ASHEVILLE, N.C. — Ginger Hicks takes pride in volunteering at an emergency Code Purple shelter. 

What You Need To Know

  • An organization in Asheville needs more volunteers to help with Code Purple nights

  • Those are nights when the temperature or wind chill is less than 32 degrees, prompting emergency shelters to open

  • Asheville Buncombe County Christian Ministry needs 50-100 volunteers to help with Code Purple nights 

“I think a lot of us have had very fortunate lives, and so it’s a great way to give back to those that have struggled during their lives,” Hicks said. 

She started volunteering three years ago and says the work is rewarding, and connecting with other volunteers keeps her coming back.

“For those of us that are retired, I think we miss that professional camaraderie, and so that’s one of the good things here too. You have a host of other volunteers to interact with,” Hicks said.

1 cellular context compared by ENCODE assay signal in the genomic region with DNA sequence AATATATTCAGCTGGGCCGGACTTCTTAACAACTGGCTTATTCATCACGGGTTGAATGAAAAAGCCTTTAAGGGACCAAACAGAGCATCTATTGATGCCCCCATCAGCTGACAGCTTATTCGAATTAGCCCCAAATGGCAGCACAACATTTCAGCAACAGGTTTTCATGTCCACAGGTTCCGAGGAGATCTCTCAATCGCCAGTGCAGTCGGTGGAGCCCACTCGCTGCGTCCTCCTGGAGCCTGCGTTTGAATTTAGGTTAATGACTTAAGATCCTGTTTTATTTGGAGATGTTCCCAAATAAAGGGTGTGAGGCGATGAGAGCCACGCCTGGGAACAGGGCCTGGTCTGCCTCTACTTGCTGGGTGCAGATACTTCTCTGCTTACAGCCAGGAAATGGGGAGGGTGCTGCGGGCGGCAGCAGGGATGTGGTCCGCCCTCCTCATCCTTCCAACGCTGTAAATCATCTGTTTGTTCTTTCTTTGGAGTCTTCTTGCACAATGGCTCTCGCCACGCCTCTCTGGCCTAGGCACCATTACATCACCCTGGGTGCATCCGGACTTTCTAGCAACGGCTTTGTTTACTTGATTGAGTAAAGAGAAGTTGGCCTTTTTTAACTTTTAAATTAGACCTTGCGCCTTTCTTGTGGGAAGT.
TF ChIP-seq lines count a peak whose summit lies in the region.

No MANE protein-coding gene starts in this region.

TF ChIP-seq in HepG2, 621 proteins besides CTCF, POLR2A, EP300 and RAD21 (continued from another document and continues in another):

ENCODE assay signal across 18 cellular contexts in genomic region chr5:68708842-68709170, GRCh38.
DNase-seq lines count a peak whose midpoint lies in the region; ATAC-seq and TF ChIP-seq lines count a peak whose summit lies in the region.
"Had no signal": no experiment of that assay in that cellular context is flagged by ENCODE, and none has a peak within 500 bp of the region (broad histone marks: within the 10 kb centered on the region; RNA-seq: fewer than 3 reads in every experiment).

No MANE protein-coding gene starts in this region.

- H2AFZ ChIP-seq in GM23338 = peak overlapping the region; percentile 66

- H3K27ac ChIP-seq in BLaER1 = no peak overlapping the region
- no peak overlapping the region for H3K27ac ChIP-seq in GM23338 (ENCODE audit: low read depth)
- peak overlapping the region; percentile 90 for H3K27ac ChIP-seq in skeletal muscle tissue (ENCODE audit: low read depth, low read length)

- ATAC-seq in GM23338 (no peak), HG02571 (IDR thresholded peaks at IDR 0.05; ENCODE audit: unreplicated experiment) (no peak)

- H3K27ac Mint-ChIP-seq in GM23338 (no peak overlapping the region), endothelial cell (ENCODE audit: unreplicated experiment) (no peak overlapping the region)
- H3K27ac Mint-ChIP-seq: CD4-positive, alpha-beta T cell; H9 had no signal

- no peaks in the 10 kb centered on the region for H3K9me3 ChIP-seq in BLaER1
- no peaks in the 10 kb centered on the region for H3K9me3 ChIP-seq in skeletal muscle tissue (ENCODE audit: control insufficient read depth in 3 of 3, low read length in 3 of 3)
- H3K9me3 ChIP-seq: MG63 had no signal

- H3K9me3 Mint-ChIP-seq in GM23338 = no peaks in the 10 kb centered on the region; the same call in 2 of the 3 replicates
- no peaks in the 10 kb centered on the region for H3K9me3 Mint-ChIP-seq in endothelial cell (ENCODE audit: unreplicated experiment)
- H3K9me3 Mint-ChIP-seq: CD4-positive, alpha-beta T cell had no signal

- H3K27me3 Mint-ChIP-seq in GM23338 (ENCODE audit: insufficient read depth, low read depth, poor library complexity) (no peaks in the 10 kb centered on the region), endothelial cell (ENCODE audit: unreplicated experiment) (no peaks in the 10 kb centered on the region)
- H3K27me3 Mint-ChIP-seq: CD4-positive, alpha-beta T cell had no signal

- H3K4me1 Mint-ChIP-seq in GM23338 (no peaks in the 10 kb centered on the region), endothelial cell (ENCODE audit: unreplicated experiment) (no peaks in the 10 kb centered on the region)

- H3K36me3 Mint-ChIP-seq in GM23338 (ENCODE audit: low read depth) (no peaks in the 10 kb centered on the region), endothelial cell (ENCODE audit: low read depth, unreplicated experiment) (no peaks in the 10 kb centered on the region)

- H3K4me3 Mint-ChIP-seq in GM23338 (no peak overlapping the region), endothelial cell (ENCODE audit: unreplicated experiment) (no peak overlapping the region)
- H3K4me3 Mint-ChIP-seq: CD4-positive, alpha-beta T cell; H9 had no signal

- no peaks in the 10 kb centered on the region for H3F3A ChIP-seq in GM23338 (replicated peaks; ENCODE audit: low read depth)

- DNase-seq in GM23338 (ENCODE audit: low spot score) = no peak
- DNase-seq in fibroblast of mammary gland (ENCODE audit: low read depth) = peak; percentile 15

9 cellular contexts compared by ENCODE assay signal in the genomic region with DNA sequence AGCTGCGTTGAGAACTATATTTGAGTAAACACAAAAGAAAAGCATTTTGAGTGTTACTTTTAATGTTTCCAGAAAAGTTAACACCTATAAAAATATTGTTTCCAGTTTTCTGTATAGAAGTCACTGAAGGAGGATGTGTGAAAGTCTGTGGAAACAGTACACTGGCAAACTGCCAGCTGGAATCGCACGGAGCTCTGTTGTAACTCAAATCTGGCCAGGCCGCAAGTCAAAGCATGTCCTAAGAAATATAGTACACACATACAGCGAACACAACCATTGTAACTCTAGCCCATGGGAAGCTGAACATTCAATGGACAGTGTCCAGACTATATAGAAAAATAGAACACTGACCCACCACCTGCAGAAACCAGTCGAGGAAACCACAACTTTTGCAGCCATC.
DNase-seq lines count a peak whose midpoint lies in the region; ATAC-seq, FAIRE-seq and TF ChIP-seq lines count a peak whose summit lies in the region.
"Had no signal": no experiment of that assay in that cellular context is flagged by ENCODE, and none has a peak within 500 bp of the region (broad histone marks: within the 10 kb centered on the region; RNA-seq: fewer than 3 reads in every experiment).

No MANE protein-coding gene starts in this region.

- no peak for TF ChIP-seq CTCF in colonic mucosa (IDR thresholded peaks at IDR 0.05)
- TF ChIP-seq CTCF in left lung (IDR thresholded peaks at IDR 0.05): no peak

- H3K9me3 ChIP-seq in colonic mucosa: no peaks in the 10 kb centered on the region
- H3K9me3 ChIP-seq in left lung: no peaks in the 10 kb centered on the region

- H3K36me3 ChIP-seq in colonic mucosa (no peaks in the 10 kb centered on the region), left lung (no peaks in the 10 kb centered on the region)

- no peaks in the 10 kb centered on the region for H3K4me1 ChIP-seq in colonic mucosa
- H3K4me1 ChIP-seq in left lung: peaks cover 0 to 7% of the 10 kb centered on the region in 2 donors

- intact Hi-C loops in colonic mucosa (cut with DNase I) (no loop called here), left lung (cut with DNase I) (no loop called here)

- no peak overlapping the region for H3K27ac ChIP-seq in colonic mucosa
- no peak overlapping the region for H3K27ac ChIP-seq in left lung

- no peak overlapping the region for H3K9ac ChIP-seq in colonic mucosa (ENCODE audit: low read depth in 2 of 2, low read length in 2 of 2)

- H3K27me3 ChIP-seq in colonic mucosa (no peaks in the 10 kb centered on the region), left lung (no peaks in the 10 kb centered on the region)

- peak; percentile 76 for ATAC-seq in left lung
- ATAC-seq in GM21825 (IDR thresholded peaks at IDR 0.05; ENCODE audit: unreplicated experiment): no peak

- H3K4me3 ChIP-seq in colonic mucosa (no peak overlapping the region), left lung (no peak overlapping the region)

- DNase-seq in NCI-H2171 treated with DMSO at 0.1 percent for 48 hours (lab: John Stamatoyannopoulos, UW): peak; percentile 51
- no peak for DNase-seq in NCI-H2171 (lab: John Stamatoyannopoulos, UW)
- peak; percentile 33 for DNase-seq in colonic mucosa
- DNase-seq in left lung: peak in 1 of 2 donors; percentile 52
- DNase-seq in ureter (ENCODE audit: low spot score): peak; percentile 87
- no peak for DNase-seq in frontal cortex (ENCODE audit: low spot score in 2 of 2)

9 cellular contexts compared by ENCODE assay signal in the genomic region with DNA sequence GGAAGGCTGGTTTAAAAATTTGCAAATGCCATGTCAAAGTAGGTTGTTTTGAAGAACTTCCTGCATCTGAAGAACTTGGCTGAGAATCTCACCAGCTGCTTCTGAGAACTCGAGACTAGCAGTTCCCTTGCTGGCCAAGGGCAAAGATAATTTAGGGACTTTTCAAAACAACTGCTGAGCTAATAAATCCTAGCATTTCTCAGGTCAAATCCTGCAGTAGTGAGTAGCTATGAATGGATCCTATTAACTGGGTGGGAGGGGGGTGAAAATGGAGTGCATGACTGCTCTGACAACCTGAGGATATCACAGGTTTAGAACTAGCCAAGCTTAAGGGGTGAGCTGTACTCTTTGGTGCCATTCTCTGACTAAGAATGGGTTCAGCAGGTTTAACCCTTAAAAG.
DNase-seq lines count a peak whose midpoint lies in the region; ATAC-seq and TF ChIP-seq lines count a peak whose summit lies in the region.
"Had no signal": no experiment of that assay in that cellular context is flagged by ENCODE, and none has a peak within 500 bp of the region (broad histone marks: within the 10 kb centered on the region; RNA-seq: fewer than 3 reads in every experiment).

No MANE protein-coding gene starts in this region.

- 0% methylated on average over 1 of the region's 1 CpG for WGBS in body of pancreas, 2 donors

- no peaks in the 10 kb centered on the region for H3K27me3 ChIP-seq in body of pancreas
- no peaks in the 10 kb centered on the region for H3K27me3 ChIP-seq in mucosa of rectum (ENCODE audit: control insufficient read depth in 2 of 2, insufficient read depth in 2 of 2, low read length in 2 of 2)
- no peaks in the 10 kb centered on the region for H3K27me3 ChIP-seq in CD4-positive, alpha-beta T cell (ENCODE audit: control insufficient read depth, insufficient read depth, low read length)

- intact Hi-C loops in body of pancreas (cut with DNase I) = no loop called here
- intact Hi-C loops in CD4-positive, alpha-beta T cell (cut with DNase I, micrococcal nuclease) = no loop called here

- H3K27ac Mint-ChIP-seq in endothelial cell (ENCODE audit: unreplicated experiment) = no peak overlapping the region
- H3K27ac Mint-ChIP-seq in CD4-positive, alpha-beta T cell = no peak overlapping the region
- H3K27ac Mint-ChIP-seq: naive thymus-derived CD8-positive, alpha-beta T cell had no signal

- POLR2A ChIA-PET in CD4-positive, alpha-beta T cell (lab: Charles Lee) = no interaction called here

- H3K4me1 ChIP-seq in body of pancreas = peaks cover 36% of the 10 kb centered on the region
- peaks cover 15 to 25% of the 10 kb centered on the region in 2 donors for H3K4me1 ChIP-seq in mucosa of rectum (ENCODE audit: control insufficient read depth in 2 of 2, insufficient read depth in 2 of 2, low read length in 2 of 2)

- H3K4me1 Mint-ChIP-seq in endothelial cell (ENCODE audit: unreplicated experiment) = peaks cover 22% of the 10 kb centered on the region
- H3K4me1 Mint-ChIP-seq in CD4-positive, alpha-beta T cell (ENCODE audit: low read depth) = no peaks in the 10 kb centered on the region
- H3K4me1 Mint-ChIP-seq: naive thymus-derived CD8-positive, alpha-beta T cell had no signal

She’s the Code Purple Coordinator at Transformation Village, which is run by Asheville Buncombe Community Christian Ministry. Her job at the emergency Code Purple shelter is to make sure everything runs smoothly for the women and children who enter this shelter on the city’s coldest nights.

Last year more than 157 women entered their doors on Code Purple nights, and right now, they’re in need of 50-100 volunteers to help the shelter.

“We need volunteers to help with intake, with driving our vans, transporting people back and forth to the bus stop. We need folks to work from 8 p.m. to midnight, just supervising our Code Purple guests,” Hicks said. “There’s a lot of opportunities, whatever people like to do, there’s plenty of opportunities for them to volunteer.” 

Code Purple nights require six to eight volunteers every night and ideally, the work can be spread out evenly.

“We want our volunteers to enjoy it and not be overwhelmed or overworked,” Hicks said.

The goal is to keep people off the freezing streets.

“There are other shelters that they can go to during the day, but on the nights where it’s really really cold, we basically have this shelter set up to save people’s lives,” Hicks said.